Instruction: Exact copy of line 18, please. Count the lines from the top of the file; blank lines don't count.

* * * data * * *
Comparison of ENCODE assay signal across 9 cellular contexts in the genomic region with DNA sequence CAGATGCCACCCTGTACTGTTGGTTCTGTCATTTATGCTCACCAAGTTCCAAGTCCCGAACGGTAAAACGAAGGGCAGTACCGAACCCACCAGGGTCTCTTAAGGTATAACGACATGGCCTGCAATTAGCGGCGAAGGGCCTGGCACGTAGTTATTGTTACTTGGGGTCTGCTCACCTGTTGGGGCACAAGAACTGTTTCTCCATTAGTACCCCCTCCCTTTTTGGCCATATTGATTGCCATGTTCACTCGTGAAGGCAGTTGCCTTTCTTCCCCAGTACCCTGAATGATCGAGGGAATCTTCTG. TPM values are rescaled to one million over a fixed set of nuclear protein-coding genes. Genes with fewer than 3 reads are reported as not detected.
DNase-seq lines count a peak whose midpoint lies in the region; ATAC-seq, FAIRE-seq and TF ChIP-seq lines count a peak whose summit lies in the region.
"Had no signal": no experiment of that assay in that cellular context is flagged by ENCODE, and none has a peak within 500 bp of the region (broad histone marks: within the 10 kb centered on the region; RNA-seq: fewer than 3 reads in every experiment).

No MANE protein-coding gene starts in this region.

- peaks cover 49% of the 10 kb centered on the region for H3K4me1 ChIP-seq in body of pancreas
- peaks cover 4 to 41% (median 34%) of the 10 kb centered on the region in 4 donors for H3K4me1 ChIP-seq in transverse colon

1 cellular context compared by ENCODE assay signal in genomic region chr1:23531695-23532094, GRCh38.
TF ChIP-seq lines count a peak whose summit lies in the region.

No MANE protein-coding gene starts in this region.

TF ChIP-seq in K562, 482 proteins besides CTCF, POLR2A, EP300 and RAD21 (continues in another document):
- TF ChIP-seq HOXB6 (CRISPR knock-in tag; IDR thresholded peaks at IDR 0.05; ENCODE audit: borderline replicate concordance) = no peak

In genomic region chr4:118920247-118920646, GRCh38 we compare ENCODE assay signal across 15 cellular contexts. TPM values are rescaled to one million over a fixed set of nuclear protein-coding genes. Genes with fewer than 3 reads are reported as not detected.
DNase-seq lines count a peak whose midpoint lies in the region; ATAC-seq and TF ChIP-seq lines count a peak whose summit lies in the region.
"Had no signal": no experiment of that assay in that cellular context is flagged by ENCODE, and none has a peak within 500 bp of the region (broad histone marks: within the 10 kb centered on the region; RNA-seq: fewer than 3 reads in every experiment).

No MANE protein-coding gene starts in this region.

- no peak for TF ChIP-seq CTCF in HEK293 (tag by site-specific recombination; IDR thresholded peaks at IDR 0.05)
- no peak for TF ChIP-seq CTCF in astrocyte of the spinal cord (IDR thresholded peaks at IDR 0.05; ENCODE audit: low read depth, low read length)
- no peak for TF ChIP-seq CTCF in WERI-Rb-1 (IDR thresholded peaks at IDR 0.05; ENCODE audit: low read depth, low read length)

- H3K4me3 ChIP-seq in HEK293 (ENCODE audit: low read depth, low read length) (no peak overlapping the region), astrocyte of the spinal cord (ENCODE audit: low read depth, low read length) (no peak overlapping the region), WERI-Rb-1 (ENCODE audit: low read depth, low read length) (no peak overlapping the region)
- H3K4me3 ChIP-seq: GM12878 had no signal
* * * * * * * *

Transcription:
- no peak for TF ChIP-seq CTCF in WERI-Rb-1 (IDR thresholded peaks at IDR 0.05; ENCODE audit: low read depth, low read length)